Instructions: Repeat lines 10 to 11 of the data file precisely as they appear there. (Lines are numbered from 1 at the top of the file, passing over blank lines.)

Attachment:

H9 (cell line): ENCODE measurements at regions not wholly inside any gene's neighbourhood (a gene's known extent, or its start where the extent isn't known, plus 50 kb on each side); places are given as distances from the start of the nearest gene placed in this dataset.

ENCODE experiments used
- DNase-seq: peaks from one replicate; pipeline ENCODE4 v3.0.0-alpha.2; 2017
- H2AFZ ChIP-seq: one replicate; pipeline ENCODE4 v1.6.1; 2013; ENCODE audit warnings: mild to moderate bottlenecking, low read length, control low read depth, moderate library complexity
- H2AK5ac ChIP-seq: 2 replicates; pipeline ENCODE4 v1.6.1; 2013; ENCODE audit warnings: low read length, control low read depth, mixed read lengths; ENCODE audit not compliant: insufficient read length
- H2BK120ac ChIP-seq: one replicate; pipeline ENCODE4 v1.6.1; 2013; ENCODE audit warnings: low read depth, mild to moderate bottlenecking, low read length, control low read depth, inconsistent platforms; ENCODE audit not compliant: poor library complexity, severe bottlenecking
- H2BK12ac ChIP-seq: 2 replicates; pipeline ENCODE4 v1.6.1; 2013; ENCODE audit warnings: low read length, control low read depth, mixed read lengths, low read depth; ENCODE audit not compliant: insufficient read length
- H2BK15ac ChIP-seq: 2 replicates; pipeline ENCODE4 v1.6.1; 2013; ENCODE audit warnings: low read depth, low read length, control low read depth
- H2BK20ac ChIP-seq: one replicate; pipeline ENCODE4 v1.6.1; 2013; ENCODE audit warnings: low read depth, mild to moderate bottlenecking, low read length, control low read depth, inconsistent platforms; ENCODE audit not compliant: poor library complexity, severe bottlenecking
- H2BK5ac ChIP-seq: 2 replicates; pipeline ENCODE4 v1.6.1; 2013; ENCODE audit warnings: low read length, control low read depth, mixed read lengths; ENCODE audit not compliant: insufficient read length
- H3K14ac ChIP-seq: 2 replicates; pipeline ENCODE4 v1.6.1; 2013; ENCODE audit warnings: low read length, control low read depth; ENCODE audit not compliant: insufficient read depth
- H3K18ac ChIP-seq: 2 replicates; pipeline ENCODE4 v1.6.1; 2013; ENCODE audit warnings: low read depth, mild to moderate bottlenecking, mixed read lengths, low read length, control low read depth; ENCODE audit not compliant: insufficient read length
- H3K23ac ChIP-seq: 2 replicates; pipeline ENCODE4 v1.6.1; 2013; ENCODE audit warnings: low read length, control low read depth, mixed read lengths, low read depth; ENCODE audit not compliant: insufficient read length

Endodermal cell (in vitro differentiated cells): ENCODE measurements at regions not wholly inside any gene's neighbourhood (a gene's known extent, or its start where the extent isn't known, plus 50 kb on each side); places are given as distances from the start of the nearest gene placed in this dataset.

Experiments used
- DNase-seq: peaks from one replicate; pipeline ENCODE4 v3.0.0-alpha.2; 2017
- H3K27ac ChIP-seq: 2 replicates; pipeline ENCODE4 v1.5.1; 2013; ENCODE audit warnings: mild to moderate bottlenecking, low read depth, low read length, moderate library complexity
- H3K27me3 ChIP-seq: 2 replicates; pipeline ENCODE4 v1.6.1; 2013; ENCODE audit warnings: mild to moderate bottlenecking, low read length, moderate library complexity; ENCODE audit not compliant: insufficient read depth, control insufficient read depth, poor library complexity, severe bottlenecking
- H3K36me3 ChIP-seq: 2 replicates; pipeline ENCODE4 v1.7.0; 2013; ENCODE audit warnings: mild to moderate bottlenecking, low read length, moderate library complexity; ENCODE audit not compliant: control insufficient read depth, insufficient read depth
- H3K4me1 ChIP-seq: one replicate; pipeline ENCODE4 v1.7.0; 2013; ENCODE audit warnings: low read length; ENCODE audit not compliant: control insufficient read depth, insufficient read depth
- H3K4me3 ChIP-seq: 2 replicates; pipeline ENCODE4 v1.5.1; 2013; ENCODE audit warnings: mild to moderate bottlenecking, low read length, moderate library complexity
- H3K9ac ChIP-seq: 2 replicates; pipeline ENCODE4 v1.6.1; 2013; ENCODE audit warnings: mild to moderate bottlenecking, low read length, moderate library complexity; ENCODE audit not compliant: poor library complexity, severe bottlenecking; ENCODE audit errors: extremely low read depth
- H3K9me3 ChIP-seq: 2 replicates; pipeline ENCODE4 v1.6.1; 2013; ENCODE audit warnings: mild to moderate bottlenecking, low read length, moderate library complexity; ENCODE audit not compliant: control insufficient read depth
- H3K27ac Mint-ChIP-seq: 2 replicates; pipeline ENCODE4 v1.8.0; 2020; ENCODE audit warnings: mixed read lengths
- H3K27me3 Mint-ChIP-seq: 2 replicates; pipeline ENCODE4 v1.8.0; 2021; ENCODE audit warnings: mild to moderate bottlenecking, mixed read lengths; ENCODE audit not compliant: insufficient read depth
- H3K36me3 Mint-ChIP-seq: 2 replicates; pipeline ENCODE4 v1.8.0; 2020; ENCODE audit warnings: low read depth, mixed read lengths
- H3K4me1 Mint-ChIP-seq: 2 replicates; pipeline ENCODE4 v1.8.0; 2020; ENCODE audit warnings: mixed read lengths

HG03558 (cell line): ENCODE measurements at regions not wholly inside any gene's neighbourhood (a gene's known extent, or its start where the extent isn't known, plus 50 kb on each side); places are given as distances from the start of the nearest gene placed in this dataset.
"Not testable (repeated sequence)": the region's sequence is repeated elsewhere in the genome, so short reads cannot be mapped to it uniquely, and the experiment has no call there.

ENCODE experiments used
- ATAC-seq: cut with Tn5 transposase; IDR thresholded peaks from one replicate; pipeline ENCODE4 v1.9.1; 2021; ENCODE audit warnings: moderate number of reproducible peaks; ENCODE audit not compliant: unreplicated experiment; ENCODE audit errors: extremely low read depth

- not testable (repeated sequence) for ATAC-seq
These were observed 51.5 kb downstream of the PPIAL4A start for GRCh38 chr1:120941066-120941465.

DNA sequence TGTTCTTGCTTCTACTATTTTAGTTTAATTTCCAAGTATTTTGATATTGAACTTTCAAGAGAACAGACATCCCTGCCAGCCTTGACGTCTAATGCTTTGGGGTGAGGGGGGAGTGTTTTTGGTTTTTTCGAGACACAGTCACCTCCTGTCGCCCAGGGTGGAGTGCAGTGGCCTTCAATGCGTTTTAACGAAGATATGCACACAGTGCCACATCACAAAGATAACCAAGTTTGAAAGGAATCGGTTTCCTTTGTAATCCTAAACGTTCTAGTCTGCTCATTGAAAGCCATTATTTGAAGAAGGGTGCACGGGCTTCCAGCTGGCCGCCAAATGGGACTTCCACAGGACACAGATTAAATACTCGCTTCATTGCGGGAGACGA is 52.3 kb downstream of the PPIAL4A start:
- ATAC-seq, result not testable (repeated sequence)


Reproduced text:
- H2BK5ac ChIP-seq: 2 replicates; pipeline ENCODE4 v1.6.1; 2013; ENCODE audit warnings: low read length, control low read depth, mixed read lengths; ENCODE audit not compliant: insufficient read length
- H3K14ac ChIP-seq: 2 replicates; pipeline ENCODE4 v1.6.1; 2013; ENCODE audit warnings: low read length, control low read depth; ENCODE audit not compliant: insufficient read depth